Artwork created from woven, gored, boiled, melted and hand-drilled analog film is currently on display at a major exhibition of Concordia film production professor Richard Kerr’s experimental visual art in Toronto.
Postindustrial will run until June 10 at the gallery space of the Toronto international Film Festival (TIFF) Bell Lightbox space. Its centre pieces are Kerr’s latest “motion picture weavings” – an art form he has dedicated himself to for over 20 years.
Cinema, painting and sculpture
Kerr describes the celluloid weavings as “partly cinema, partly painting and partly sculpture.”
To create them, he threads strips of salvaged – and often manipulated and purposefully damaged – 35mm and 65mm film together and frames them. The pieces simultaneously deconstruct film into a sequence of individual images while allowing broader patterns of light and colour to emerge. They are a key area of his research at Concordia.
Other installations in Postindustrial include a five-hour digital loop made from 160 hand-painted and hand-manipulated slides from Hollywood trailers, and a video showcasing film that he pierced with a drill and then exposed to moonlight.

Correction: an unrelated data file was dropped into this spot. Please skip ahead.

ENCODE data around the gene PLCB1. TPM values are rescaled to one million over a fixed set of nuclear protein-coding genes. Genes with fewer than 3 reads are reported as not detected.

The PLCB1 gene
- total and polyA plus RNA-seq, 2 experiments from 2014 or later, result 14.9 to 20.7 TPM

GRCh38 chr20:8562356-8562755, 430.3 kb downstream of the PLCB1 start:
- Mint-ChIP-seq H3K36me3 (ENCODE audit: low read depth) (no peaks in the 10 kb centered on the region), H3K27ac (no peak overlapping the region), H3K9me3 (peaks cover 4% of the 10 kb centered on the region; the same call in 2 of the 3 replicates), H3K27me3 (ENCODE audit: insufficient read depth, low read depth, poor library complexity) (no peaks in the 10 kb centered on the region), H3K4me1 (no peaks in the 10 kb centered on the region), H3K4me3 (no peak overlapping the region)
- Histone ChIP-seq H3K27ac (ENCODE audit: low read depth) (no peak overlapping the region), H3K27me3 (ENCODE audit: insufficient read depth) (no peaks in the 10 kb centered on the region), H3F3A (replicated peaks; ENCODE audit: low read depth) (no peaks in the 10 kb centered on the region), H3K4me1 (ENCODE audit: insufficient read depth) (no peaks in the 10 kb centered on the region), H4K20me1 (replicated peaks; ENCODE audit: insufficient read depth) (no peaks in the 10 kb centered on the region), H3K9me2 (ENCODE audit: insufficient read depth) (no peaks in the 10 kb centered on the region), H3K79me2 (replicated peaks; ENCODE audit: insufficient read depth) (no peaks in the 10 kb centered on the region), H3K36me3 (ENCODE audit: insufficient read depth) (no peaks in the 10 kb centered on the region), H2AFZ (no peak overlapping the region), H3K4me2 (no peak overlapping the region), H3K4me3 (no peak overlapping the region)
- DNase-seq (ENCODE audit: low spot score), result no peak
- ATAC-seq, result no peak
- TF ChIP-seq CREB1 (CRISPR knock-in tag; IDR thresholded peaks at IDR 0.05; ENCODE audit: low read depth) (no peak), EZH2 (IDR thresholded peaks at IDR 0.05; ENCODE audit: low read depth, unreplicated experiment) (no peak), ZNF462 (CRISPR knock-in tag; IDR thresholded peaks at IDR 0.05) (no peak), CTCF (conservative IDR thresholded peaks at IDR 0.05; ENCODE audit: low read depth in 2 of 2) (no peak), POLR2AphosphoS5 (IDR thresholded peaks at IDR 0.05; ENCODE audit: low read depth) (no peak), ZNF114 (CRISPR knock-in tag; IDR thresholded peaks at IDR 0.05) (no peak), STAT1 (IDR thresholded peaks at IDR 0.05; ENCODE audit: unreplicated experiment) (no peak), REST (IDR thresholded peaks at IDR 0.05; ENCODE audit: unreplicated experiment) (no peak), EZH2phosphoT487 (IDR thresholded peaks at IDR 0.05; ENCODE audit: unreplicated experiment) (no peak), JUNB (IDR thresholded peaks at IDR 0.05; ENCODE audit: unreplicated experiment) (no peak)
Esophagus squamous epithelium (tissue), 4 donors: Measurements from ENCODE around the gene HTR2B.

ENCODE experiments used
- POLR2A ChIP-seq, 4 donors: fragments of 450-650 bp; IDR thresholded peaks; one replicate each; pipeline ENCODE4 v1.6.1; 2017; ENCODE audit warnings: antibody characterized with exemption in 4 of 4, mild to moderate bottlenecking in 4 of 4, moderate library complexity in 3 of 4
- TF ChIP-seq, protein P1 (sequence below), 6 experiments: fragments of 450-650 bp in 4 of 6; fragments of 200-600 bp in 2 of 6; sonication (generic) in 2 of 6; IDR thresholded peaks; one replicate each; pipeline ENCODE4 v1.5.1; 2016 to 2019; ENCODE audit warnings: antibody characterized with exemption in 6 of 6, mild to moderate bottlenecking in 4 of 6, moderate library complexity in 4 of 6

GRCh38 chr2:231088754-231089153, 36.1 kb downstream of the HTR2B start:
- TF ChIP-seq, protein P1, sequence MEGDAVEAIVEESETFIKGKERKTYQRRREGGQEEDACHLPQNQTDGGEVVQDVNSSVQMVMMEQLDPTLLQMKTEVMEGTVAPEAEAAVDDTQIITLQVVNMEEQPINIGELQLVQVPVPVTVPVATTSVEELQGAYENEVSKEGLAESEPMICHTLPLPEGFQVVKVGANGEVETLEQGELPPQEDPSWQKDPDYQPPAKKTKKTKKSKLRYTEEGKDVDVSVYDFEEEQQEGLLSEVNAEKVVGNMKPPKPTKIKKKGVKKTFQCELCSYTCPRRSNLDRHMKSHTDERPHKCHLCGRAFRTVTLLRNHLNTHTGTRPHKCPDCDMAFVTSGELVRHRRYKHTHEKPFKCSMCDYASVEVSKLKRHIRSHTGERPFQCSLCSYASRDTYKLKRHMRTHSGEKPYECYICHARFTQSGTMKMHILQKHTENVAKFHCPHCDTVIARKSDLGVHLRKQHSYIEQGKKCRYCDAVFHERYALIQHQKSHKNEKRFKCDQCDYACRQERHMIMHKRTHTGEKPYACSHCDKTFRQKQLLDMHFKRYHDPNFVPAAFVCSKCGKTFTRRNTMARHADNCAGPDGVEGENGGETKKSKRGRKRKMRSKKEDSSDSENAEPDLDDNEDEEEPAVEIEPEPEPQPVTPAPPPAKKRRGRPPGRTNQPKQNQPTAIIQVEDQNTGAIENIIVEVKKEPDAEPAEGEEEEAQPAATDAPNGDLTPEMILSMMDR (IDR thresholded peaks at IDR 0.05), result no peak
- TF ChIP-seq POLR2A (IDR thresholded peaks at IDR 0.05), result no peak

“I’m interested in what any given material will do, as opposed to creating stories or narratives, or creating social issues around it,” Kerr explains.
He started testing the artistic potential of film material in the late ‘90s, capitalising on the rise of digital film and the demise of analog. Universities, libraries and the NFB were getting rid of their physical film and Kerr started collecting it.
“My starting materials are all recycled and all free, so in a practical sense I have no real expenses for them, yet they have commercial value by the time I’ve finished,” he said.